As far as condiments go, mango chutney is one of the most complex and delicious. Combining sweet chunks of mango and savory spices, it is the perfect topping for meats, vegetables, or even with an afternoon snack.
It isn’t impossible to make your own mango chutney. When you reach into the fruit basket and find you’re out of mangoes, out of chutney entirely, or just don’t have the time to make some, you will find yourself in want of a replacement. What is a good substitute for mango chutney?
The best substitute for mango chutney is apricot preserves, as it will have the closest flavor profile to mangos. Peach chutney is also available and easy to make, rendering it a possible mango chutney replacement as well. For a whole new take, you could try cooked cranberries with lemon juice.
Substitutes For Mango Chutney
In most instances, the best substitute for mango chutney will take the form of stone fruit like apricots or peaches. They will even have the same yellow hue, meaning your overall meal presentation will not suffer from a lack of color. Most of these can be used right out of the jar, or mixed up with other ingredients to make a closer approximation.
Apricot jam or preserves will be your best bet when you find your mango chutney supply to be lacking. Their sweet tartness will add the same brightness you’re looking for by adding mangoes to a meat or vegetable dish.
You can either finely chop and then cook down apricots, reducing them with water, sugar, and lemon juice until they’ve become a more jamlike consistency. Let them cool, add any spices or salts you like, and they’re ready to top your favorite recipe.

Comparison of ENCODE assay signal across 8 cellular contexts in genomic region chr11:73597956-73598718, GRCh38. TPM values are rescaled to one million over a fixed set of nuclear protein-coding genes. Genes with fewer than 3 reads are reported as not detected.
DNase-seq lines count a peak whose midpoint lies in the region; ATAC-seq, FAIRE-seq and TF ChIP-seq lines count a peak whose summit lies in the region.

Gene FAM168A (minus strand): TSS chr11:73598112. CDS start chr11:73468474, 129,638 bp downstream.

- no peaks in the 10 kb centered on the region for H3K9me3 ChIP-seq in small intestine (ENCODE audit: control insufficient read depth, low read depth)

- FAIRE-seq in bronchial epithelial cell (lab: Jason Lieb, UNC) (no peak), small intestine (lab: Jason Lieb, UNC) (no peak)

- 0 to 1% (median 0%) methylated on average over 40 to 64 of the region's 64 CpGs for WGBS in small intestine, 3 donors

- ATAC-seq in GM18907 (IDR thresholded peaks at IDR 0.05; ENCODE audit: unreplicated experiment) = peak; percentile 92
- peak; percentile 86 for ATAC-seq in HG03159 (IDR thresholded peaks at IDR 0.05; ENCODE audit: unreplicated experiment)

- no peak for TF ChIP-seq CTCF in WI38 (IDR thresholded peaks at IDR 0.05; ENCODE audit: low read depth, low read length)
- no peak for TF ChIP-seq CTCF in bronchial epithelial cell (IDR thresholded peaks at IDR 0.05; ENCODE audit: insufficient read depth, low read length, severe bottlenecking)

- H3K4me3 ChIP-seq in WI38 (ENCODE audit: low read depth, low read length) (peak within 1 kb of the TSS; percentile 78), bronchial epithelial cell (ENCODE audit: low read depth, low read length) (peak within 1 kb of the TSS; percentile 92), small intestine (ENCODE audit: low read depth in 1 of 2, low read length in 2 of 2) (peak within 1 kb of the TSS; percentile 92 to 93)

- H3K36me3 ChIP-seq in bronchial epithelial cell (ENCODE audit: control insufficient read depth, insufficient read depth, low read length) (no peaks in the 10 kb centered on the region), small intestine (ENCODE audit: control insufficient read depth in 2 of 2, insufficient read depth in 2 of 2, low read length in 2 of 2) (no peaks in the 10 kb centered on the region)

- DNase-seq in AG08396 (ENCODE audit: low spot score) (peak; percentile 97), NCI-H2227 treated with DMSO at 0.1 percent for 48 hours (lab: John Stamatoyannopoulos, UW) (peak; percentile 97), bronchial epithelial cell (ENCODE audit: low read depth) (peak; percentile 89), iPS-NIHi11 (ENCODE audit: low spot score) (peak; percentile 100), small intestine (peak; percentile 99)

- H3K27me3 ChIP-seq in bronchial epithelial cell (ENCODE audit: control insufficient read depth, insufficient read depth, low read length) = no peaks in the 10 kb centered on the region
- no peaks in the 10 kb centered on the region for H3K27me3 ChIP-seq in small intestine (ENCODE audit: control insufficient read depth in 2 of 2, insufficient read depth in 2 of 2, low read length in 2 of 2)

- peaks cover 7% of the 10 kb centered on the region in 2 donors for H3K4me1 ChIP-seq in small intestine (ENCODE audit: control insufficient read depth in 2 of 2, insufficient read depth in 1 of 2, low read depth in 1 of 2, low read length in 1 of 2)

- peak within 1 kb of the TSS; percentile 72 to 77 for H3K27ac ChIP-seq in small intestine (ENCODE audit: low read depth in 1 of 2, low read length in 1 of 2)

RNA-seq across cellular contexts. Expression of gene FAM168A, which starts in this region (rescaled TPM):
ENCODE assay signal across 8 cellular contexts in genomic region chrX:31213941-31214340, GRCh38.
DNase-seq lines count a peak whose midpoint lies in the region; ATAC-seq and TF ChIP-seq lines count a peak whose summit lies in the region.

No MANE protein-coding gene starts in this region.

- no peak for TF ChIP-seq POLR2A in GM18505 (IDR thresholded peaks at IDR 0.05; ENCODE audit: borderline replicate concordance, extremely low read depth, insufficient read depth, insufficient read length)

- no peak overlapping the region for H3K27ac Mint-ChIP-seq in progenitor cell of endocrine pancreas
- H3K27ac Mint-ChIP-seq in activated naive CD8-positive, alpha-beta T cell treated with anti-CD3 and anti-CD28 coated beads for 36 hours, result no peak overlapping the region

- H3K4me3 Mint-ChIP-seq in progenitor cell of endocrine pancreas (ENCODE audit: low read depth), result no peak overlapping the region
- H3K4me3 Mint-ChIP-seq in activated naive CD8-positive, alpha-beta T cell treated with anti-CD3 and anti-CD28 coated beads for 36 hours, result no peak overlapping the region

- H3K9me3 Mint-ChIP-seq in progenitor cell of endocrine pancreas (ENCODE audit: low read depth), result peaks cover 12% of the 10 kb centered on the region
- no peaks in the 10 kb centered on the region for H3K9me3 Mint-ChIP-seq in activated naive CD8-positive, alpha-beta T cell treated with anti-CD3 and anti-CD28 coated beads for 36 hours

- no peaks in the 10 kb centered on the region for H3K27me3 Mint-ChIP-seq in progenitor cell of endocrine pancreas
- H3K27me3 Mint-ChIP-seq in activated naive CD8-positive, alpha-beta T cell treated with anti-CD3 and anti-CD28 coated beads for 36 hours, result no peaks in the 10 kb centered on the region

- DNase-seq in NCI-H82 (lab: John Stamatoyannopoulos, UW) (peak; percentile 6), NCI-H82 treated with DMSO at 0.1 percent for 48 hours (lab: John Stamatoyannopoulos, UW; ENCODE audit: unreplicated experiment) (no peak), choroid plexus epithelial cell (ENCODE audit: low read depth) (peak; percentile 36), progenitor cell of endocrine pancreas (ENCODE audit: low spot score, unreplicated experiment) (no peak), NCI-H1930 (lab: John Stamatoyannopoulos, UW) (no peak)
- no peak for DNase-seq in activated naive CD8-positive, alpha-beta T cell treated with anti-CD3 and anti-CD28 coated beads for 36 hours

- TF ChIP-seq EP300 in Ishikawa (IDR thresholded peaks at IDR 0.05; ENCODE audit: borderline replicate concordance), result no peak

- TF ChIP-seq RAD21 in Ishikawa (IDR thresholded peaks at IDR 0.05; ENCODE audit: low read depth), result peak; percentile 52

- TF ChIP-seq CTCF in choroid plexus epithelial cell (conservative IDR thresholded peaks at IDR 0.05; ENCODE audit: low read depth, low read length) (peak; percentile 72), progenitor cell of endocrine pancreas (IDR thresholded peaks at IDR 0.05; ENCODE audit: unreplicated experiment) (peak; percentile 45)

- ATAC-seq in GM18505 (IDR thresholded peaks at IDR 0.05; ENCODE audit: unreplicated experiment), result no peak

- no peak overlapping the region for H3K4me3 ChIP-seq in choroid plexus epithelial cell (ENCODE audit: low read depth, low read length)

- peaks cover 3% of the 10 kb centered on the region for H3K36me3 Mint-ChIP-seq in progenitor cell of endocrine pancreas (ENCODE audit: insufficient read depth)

If you are even shorter on time, apricot jam is sold in most grocery stores. It is easy to find, and will still make an excellent sub for mango chutney if you don’t have any. The tart sweetness will not be missed.
2. Peach Chutney
Peach chutney is made just the same way mango chutney is. While peaches can be less tart than mangoes, you will still find that sweet contrast that your recipe needs. Adding ginger will make it much closer to the familiar recipe.
Peach preserves or jam, either hand-made or bought in a jar, will also stand in nicely. Be sure to add in chili pepper flakes and a bit of minced garlic, so that you’re getting the same experience.
If you’re making your peach preserves from scratch, take the age of your peach into account. Peaches sweeten as they get riper, so a less ripened peach will make for a more tart jam.
3. Apple Chutney
Just like with peaches, apples have also had their turn being transformed into a delicious hot chutney. Just as with the other fruits on this list, you can either buy your chutney pre-made, or craft it up yourself.
Apple chutney is generally on the sweeter side than mango chutney, and it doesn’t have as much of a tang. If green apples were used, you will detect that sharp sour flavor, but where it will come in handy is the heat. Apple chutney is full of spices like ginger and cumin, and even cinnamon to round out the sweetness.
Making your own apple chutney is an option as well, that involves finely chopping and cooking down your apples with sugar, lemon, and spices. Apples are the most popular fruit in America, with over 10lbs per person sold in 2019, meaning you will be able to snag on most anywhere.
It isn’t recommended to use apple butter for this, as it will be much too sweet, and may not withstand the heat of a hot steak or crispy chicken dish.
4. Fig Jam
Fig jam is a summery alternative to mango chutney, with its honeyed sweetness and juiciness. Fig jam may be harder to come by than apricot or peach, but it will be available at farmer’s markets, and even at bigger grocery stores.
If you’re making fig jam at home, use less sugar and add in a bit more lemon juice. The reason for this is that figs are much sweeter than mangoes, and adding more may render it sickeningly saccharine. Lemon juice drives in more of the tartness you’d find in your mango chutney.